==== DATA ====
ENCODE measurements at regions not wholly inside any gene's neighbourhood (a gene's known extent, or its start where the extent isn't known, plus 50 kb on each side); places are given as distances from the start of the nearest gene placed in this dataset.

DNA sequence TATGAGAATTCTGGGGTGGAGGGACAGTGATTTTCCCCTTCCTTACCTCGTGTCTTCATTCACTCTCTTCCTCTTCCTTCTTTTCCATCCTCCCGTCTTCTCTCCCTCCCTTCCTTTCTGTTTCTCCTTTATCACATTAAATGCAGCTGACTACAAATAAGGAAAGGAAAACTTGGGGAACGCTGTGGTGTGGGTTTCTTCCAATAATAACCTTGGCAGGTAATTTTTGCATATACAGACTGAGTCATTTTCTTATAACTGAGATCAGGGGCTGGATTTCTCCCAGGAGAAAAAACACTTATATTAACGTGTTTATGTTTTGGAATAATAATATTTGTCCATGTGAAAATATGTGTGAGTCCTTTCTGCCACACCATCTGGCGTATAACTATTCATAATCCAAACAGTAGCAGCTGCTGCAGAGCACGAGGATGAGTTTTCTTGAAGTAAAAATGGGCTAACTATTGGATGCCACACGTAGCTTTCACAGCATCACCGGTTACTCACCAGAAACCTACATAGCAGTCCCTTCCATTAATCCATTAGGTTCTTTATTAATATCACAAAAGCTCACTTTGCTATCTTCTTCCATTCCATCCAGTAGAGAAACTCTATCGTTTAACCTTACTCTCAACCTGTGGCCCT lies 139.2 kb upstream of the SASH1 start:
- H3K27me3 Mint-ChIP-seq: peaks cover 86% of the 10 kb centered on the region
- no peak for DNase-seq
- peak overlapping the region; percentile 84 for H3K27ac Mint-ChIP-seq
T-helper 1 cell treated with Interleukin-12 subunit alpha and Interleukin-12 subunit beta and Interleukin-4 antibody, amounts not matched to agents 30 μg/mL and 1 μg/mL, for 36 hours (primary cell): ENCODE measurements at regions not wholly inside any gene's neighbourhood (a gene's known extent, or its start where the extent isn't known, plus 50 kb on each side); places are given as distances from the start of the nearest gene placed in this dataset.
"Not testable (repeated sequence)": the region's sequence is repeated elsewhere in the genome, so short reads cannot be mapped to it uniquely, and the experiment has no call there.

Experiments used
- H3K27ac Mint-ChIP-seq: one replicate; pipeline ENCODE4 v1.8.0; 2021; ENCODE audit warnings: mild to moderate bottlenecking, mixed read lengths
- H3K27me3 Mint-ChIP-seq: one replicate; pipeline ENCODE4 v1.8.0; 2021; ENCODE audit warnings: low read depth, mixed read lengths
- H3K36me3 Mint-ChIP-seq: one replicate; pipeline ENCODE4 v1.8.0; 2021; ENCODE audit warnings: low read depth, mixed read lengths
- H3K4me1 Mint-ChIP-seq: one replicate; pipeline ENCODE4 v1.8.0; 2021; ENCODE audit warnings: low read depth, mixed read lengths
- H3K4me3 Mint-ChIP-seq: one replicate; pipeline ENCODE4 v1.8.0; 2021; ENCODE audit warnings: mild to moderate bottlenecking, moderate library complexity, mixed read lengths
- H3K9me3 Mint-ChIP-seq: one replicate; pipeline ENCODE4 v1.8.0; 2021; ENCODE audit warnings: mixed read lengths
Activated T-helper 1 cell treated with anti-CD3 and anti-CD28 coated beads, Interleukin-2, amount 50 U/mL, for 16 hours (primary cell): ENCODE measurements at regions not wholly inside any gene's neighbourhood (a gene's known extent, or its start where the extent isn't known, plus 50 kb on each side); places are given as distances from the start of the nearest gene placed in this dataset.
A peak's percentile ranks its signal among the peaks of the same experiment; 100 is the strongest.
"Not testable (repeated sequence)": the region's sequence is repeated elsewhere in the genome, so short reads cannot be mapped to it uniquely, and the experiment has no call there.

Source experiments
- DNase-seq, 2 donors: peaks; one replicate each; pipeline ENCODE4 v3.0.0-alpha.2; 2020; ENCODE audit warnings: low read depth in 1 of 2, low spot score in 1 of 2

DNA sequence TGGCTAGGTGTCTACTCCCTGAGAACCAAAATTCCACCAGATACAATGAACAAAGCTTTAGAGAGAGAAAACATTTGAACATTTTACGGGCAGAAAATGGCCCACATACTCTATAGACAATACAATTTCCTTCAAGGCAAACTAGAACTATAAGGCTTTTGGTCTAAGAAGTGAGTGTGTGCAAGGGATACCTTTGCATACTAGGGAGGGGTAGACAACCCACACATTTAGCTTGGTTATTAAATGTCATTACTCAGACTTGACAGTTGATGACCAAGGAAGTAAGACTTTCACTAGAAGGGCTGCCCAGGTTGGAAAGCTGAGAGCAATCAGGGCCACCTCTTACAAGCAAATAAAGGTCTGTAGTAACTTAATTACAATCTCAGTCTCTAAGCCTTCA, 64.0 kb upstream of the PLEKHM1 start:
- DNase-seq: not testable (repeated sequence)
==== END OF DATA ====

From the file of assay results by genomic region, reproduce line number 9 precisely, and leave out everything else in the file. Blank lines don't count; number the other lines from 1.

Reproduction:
- H3K27ac Mint-ChIP-seq: one replicate; pipeline ENCODE4 v1.8.0; 2021; ENCODE audit warnings: mild to moderate bottlenecking, mixed read lengths